WATCH: What's ahead for the Jan. 6 hearings when they resume in the fall? – Jul 22, 2022
A North Carolina man pleaded guilty Thursday to plotting with other members of the far-right Proud Boys to violently stop the transfer of presidential power after the 2020 U.S. election, making him the first member of the extremist group to plead guilty to a seditious conspiracy charge.
Jeremy Joseph Bertino, 43, has agreed to cooperate with the U.S. Justice Department’s investigation of the role that Proud Boys leaders played in the mob’s attack on the Capitol on Jan. 6, 2021, a federal prosecutor said. U.S. District Judge Timothy Kelly agreed to release Bertino pending a sentencing hearing, which wasn’t immediately scheduled.
Bertino also pleaded guilty to a charge of unlawfully possessing firearms in March 2022 in Belmont, North Carolina. Kelly accepted his guilty plea to both charges during a brief hearing after the case against Bertino was filed Thursday.
Justice Department prosecutor Erik Kenerson said estimated sentencing guidelines for Bertino’s case recommend a prison sentence ranging from four years and three months to five years and three months. The Civil War-era seditious conspiracy charge carries a maximum sentence of 20 years in prison.
Former Proud Boys national chairman Henry “Enrique” Tarrio and four other group members also have been charged with seditious conspiracy for what prosecutors say was a coordinated attack on the Capitol to stop Congress from certifying President Joe Biden’s 2020 electoral victory over Donald Trump.
Bertino’s cooperation could ratchet up the pressure on other Proud Boys charged in the siege.
A trial for Tarrio, Ethan Nordean, Joseph Biggs, Zachary Rehl and Dominic Pezzola is scheduled to start in December. The charging document for Bertino’s case names those five defendants and a sixth Proud Boys member as his co-conspirators.
A trial is going on now in Washington for the seditious conspiracy case against the founder of the Oath Keepers and other members of the antigovernment militia group for their participation in the Jan. 6 attack.
More than three dozen people charged in the Capitol riot have been identified by federal authorities as leaders, members or associates of the Proud Boys. Two _ Matthew Greene and Charles Donohoe _ pleaded guilty to conspiring to obstruct an official proceeding, the Jan. 6 joint session of Congress for certifying the Electoral College vote.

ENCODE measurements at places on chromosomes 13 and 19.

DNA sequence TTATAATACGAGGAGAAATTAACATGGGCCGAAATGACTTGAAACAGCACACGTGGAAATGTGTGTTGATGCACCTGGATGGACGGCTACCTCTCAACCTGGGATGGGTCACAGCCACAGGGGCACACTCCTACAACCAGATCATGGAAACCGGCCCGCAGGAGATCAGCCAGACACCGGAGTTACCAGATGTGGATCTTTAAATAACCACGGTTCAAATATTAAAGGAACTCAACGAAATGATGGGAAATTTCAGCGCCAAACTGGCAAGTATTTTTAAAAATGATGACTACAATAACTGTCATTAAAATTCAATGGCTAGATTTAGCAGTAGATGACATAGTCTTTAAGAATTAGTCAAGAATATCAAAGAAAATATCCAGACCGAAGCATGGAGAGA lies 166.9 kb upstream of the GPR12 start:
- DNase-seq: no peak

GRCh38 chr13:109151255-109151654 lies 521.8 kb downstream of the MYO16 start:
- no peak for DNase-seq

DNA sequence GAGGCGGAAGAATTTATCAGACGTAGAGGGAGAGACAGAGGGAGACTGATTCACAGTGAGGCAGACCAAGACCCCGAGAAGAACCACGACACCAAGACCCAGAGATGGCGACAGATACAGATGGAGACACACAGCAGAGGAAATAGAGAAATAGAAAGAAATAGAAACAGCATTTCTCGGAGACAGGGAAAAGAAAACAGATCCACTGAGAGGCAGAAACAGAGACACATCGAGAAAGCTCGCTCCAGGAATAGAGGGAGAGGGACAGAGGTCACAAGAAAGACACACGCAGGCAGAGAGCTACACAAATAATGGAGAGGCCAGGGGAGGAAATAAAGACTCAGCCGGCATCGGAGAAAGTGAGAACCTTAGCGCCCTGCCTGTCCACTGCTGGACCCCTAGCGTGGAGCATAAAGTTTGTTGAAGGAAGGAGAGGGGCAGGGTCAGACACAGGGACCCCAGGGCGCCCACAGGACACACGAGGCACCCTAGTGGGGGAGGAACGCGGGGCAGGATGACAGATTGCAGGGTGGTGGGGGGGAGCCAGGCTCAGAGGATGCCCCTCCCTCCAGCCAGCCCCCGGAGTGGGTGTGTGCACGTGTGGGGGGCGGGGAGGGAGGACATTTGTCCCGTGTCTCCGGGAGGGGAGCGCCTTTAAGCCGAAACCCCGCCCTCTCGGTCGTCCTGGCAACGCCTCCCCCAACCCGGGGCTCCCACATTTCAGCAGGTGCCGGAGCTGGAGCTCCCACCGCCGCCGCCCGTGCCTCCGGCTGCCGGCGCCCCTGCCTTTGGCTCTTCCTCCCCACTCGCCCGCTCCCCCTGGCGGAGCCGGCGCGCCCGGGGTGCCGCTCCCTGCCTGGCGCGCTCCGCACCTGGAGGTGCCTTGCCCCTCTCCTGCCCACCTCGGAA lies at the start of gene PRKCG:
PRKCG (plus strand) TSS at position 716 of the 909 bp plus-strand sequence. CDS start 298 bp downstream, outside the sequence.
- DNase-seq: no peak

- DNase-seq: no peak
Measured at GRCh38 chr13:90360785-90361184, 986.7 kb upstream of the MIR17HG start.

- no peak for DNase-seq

Proud Boys members describe the group as a politically incorrect men’s club for “Western chauvinists.” They have brawled with antifascist activists at rallies and protests. Vice Media co-founder Gavin McInnes, who founded the Proud Boys in 2016, sued the Southern Poverty Law Center for labeling it as a hate group.
Nordean, of Auburn, Washington, was a Proud Boys chapter president and a member of the group’s national “Elders Council.” Biggs, of Ormond Beach, Florida, is a self-described Proud Boys organizer. Rehl was president of the Proud Boys chapter in Philadelphia. Pezzola is a Proud Boys member from Rochester, New York.
Video testimony by Bertino was featured in June at the first hearing by the House committee investigating Jan. 6. The committee showed a clip of Bertino saying that the group’s membership “tripled, probably” after Trump’s comment at a presidential debate that the Proud Boys should “stand back and stand by.”
Tarrio wasn’t in Washington on Jan. 6, but authorities say he helped put into motion the violence that day. Police arrested Tarrio in Washington two days before the riot and charged him with vandalizing a Black Lives Matter banner at a historic Black church during a protest in December 2020. Tarrio was released from jail on Jan. 14 after serving his five-month sentence for that case.
The indictment in Tarrio’s case alleges that the Proud Boys held meetings and communicated over encrypted messages to plan for the attack in the days leading up to Jan. 6. On the day of the riot, authorities say Proud Boys dismantled metal barricades set up to protect the Capitol and mobilized, directed and led members of the crowd into the building.
© 2022 The Canadian Press